From what date exactly should the 150,000-plus women in Facebook groups start counting down the “year or two” before studies are complete?
‘This Facebook Group’
“They don’t have the ability to filter and, some of these [Breast Implant Illness] groups, it’s kind of like the anti-vaxxers. It’s a bit of a cult.”Dr. Bruce Van Natta
“Somebody comes back to this Facebook group and they’re like ‘I had my implants taken out and I still have my symptoms. And they’re like, ‘Well, you haven’t waited long enough, you didn’t go to the right surgeon,” Van Natta continues.
“You know, rather than ever acknowledging—I mean even if you truly believed in the whole concept of BII the way some of these people do, it can’t be all these people, right?”
Van Natta is evidently referring to the same group listed in the Post article.
“Breast Implant Illness and Healing by Nicole,” formed on April 1, 2016, now has more than 150,000 members.
That’s a sizable number, but still half the average number of women who undergo breast augmentation in any given year.
But public sentiment toward breast implants may be changing.
Despite doctors who deny that breast implant illness even exists, plenty of other board-certified plastic surgeons see something to it, and awareness of the condition is increasing.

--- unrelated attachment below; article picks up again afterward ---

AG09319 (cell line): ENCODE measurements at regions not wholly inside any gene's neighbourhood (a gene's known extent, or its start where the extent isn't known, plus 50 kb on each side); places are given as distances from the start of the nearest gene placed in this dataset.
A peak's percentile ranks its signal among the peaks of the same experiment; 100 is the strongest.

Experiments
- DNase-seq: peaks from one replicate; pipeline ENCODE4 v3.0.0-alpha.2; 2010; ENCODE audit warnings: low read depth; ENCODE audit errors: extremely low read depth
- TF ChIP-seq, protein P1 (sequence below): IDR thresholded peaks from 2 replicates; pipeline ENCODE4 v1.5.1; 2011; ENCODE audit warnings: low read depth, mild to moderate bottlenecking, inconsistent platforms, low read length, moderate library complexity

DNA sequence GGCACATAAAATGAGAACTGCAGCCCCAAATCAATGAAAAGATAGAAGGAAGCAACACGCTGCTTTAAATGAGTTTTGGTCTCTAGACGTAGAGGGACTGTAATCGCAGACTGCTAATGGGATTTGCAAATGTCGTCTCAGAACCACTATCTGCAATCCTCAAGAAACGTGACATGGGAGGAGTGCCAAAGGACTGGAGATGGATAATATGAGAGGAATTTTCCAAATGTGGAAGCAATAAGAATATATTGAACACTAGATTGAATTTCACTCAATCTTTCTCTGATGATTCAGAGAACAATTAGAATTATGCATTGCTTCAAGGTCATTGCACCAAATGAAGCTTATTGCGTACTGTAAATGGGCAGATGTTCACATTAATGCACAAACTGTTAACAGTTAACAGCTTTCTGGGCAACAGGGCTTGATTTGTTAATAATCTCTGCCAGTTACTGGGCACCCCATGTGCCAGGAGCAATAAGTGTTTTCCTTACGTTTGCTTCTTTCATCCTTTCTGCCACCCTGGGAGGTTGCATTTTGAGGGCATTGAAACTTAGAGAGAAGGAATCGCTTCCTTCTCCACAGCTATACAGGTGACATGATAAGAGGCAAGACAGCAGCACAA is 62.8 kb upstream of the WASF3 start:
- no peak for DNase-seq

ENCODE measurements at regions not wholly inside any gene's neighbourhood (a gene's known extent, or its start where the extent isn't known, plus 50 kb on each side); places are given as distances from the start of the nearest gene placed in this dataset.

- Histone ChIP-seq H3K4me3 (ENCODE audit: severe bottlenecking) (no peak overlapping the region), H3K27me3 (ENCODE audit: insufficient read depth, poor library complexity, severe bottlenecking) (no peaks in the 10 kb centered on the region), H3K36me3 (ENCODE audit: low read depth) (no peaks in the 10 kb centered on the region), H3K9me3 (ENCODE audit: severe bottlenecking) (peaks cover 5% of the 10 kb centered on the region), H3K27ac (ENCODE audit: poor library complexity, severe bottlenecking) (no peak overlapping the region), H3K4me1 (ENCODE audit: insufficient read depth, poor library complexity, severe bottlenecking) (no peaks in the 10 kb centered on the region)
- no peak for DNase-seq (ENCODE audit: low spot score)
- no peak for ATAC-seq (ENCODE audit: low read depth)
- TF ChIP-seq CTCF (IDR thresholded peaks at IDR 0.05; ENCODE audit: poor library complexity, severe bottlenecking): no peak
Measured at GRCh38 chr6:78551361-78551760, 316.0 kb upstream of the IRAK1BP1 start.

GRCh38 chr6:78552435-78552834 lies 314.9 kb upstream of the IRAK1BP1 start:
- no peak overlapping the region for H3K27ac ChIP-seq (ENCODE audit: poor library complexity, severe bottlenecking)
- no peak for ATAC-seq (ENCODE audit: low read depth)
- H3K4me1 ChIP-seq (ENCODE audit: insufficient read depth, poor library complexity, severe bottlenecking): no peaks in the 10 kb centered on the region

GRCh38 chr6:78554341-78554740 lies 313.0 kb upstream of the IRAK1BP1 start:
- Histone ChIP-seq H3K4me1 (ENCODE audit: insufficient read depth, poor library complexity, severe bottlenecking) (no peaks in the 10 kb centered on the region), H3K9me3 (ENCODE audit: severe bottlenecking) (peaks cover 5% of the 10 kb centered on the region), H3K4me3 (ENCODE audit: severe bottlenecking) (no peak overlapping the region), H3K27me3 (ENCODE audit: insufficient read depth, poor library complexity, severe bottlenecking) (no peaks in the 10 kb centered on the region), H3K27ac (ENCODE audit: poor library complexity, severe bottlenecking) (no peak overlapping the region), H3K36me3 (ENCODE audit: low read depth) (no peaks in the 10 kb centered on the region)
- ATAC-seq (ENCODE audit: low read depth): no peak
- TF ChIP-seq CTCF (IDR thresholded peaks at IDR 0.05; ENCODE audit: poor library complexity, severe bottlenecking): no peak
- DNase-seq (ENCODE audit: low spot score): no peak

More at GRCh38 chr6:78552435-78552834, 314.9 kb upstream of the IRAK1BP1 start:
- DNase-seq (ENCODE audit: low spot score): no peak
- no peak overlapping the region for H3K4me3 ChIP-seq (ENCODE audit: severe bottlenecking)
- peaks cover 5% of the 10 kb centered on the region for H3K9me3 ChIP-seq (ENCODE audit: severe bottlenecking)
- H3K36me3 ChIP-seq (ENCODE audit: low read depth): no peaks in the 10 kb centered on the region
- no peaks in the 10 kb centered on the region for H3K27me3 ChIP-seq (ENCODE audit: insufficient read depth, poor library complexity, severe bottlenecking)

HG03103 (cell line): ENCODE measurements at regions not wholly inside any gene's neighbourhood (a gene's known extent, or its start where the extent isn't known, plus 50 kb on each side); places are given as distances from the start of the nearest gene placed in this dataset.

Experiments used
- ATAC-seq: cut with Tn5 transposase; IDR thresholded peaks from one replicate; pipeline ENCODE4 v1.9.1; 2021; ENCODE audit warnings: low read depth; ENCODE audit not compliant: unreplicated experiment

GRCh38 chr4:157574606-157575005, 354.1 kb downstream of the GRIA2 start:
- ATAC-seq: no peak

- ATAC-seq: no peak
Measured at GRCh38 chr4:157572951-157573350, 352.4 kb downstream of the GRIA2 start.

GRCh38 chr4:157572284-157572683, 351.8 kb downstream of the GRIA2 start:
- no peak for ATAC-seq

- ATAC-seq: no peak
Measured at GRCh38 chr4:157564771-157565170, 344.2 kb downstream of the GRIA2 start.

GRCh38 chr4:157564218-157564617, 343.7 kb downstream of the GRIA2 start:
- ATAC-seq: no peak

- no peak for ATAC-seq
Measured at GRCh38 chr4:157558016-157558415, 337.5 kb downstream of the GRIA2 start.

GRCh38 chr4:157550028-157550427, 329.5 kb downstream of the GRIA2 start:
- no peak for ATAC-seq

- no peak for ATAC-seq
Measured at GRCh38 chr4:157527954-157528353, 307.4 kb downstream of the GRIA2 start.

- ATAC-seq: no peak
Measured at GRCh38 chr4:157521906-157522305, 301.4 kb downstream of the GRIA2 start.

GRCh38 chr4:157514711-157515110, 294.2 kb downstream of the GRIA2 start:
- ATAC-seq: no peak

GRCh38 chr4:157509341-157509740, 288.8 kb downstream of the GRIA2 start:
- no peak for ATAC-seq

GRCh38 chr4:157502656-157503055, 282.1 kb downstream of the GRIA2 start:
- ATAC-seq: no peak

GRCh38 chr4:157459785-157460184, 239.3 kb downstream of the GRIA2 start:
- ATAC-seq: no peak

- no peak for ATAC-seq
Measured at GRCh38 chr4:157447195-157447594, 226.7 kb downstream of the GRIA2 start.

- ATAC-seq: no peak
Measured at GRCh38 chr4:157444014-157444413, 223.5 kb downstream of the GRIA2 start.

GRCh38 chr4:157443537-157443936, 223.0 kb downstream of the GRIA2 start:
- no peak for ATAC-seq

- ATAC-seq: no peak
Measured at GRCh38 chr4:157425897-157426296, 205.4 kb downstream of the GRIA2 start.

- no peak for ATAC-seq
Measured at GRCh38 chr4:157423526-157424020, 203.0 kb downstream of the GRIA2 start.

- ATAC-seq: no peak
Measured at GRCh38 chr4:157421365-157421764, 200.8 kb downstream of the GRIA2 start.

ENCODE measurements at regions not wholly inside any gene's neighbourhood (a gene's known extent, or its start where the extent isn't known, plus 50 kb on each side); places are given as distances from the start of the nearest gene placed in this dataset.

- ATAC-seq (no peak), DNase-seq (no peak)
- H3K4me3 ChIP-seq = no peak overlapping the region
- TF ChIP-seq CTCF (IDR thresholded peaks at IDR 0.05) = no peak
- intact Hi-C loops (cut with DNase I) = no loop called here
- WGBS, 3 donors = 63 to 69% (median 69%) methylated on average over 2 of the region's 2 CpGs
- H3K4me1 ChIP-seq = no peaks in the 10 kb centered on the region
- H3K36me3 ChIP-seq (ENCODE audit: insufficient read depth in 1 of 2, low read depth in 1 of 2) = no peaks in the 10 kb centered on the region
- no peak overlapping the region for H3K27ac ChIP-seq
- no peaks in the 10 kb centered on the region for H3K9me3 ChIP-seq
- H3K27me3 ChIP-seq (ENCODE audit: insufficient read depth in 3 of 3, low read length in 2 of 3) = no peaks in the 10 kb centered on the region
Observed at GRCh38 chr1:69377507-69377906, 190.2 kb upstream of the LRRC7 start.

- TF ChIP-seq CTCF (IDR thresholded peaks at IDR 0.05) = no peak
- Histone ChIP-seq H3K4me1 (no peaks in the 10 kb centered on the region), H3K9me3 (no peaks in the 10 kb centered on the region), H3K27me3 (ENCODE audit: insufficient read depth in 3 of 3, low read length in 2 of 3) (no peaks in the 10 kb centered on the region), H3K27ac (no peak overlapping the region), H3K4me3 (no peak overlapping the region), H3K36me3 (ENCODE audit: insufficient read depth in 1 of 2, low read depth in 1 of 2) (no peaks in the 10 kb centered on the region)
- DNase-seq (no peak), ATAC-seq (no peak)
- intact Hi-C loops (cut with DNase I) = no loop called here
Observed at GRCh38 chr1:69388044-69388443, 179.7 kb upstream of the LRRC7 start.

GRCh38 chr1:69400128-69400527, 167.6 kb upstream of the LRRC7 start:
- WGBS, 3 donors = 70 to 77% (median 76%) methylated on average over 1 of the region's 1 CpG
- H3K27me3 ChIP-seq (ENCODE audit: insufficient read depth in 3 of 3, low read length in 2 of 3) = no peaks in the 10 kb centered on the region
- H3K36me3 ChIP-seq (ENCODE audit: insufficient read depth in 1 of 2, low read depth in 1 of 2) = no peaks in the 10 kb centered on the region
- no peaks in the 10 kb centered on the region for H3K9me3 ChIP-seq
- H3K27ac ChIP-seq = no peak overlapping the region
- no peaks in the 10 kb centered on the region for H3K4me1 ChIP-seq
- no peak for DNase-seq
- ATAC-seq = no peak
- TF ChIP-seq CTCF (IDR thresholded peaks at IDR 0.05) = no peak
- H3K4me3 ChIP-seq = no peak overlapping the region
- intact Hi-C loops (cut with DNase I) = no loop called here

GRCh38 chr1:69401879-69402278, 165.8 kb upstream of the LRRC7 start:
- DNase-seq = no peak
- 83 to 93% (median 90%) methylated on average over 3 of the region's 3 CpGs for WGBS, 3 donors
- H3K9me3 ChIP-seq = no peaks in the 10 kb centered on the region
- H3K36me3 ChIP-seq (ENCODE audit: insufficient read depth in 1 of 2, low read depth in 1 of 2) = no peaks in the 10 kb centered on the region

In 2020, breast augmentation plunged from its perch of popularity.
For the first time in 15 years, it wasn’t the nation’s most popular procedure.
Of the nearly 30 different plastic surgery procedures tracked by the American Society of Plastic Surgeons, breast augmentation saw the greatest dip in procedures performed, while breast implant removals (explant surgeries) saw the largest uptick.
Social Media’s Place in Science
For an illness that evidently affects so many women—who, for a sense of shared understanding and community have congregated on social media—one wonders if the ability to so easily reach out to them and conduct any sort of study could be capitalized on.
Aspects of social media and its influence on patient’s desires to have plastic surgery have been the subject of numerous studies.
“Since the internet is a key source of information and action regarding female genital cosmetic surgery, comments on social media sites were important data sources for my research.”Lindy McDougall, “The Perfect Vagina; Cosmetic Surgery in the Twenty-First Century” (2021)
Lindy McDougall, author of “The Perfect Vagina; Cosmetic Surgery in the Twenty-First Century” (2021, Indiana University Press) writes that, “Since the internet is a key source of information and action regarding female genital cosmetic surgery, comments on social media sites were important data sources for my research.”
McDougall, who spent years studying the rise, rhyme, and reason behind FGCS, goes so far as to say the subject “cannot usefully be understood without examining social media.”